Fundgiving and the activist economy.

Activist redefines the economic rules for funding nonprofits to help offset the effects of consumerism.

Fundraising isn’t scalable. The way we’ve been using the internet and every digital service available to fundraise and drive funds to nonprofits and the research groups helping solve the big problems, ins’t working. A campaign to cure cancer won’t be funded on and the rhino’s wont be saved from extinction on Facebook.

Even with the exponential growth in technology we still haven’t found a clear path to sustainability. As population grows, global resources become limited and controlled by few. Negative effects of consumerism are rapidly killing our environment and mutating social norms.

But consumerism can be offset. Just not under today’s economic framework. And not by consumers. It must be driven by the brands we consume from.

Wealth navigates in a single direction. Consumer to brand, not the other way around.. but as a collective, consumers, brands, the government and the nonprofit sector are in some way responsible and generate value from consumerism. What’s the role and level of responsibility in finding global sustainable balance for each then? 

Consumerism has been shifting global wealth in one direction disproportionately towards brands. Why are nonprofits still financially responsible for fundraising and brands not responsible for fund-giving? This is centuries-old paradigm. Activist challenges this economic transfer of wealth. Social rules changed, economic and transactional models evolved. The way humanity is concerned about the future matured. Responsibility for creating a sustainable future must be deeply shared by the holders of wealth.  

Consumers expect good to happen and feel the responsibility to make it happen belongs to the brands we consume from. For brands this is a time of awakening. Consumers grow increasingly aware of the permanent negative effects of consumerism and demand sustainable business models. We’ve crossed the tipping point on consumerism. Brands must adapt.

Shepard Fairey: How I’m Taking on Abuse of Power and Political Corruption in ‘On Our Hands’

Social Responsibility is no longer just a business option.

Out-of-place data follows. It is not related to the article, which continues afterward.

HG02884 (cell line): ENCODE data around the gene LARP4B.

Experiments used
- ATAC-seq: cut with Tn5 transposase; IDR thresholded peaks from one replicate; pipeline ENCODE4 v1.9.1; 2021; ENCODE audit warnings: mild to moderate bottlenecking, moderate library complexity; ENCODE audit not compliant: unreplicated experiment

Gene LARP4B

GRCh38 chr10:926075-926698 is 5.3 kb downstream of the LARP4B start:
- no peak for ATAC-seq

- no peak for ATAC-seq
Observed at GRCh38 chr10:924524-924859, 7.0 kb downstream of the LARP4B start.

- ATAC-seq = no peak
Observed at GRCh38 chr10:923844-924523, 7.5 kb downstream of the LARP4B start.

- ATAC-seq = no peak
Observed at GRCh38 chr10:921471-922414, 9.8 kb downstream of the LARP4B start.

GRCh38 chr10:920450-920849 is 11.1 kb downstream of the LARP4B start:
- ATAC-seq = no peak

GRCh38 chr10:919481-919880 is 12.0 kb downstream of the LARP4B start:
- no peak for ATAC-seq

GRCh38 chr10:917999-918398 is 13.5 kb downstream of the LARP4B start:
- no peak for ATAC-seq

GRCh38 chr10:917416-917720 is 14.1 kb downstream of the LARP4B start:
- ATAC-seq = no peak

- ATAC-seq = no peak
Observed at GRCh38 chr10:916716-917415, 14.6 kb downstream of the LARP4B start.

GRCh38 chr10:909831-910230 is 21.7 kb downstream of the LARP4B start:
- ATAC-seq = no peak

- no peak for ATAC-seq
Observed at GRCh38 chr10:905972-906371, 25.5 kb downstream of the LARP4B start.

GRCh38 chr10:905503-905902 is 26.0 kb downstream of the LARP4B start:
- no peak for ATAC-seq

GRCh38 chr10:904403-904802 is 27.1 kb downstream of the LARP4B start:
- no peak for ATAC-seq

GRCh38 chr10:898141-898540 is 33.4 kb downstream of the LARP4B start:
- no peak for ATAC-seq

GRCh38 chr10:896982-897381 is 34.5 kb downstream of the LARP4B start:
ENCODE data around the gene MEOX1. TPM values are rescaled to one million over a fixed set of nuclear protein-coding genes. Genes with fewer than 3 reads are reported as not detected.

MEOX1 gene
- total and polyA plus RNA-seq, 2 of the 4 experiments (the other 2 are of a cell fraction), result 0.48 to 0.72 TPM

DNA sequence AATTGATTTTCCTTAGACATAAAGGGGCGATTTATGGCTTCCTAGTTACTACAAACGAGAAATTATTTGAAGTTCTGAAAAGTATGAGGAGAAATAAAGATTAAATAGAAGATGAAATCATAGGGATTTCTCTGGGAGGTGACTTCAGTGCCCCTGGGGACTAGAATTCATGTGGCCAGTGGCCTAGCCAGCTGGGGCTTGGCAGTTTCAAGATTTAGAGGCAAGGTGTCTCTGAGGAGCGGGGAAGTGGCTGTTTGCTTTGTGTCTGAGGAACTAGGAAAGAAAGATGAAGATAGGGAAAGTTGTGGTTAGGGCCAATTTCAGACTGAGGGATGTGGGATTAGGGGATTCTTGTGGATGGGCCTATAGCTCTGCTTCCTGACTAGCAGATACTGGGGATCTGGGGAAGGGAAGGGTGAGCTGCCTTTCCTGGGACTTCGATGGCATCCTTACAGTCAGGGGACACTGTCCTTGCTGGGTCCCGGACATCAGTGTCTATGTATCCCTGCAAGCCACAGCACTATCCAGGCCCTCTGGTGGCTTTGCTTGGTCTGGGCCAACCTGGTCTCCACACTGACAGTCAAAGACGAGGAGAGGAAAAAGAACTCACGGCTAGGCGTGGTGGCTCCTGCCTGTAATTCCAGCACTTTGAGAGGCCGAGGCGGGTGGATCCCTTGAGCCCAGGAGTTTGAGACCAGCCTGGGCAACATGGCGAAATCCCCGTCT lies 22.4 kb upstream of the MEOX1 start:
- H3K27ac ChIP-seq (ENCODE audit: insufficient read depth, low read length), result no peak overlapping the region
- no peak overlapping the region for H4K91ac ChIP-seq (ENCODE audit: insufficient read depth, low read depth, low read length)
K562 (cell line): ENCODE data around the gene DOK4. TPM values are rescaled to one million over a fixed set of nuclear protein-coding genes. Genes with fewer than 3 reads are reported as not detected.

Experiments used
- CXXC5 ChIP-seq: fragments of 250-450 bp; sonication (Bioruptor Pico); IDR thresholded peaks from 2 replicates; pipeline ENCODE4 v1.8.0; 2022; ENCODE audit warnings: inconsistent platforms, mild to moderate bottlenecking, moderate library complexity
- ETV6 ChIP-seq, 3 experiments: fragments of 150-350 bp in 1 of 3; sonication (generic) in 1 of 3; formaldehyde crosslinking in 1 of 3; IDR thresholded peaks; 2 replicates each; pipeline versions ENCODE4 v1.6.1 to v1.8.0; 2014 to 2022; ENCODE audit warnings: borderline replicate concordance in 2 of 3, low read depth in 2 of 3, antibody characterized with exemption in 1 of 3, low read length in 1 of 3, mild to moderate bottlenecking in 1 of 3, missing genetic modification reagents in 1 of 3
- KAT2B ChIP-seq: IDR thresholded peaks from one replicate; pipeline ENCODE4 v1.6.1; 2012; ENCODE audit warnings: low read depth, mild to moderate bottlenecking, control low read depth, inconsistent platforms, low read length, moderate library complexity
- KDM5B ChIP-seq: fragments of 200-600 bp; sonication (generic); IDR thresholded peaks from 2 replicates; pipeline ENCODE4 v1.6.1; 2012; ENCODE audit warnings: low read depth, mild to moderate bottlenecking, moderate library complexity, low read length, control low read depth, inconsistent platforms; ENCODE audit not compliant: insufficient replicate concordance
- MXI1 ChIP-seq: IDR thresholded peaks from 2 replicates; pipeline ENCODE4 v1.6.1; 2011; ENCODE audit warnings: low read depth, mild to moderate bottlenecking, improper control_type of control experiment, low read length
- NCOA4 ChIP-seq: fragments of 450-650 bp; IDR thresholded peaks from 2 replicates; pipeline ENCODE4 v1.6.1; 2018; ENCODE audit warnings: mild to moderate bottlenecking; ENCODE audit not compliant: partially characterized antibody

• 91% of global consumers expect brands to act responsibly and address social or environmental issues
  • 90% of global consumers would switch brands to one more socially responsible
  • 88% of socially responsible brands are rewarded with increased loyalty

But social responsibility is disconnected. The landscape for connecting, funding and driving attention to social movements and the organizations on field is massively fragmented and inefficient.

  • Only 27% of global consumers feel companies have made significant social impact 

The market for helping brands create and measure the social impact is highly fragmented. Brands engaged in social good campaigns use a multitude of services that don’t share data with each other. Facebook, Twitter, Google, SalesForce, Wordpres, Paypal, godaddy, gofundme don’t share data openly and campaigns quickly lose steam.

Social Responsibility as a Service

Why do we need it? Aligning a brand’s purpose and having it serve a purpose on global sustainability is not a solution that can be delivered on the same app, website or any other single service.

Activist aligns the social marketing goals of brands with the funding needs of nonprofits. We’re an economic framework to help responsible businesses fund nonprofit projects and measure impact.

The future is not a centralized social interaction hub, like facebook or Gofundme. The future is already happening all over the web, in micro-actions on every media site and social network. The problem is that we haven’t been using technology right.. until now. Activist, like Robin Hood, plays a role in the transfer of wealth from those who have  

Posted by Activist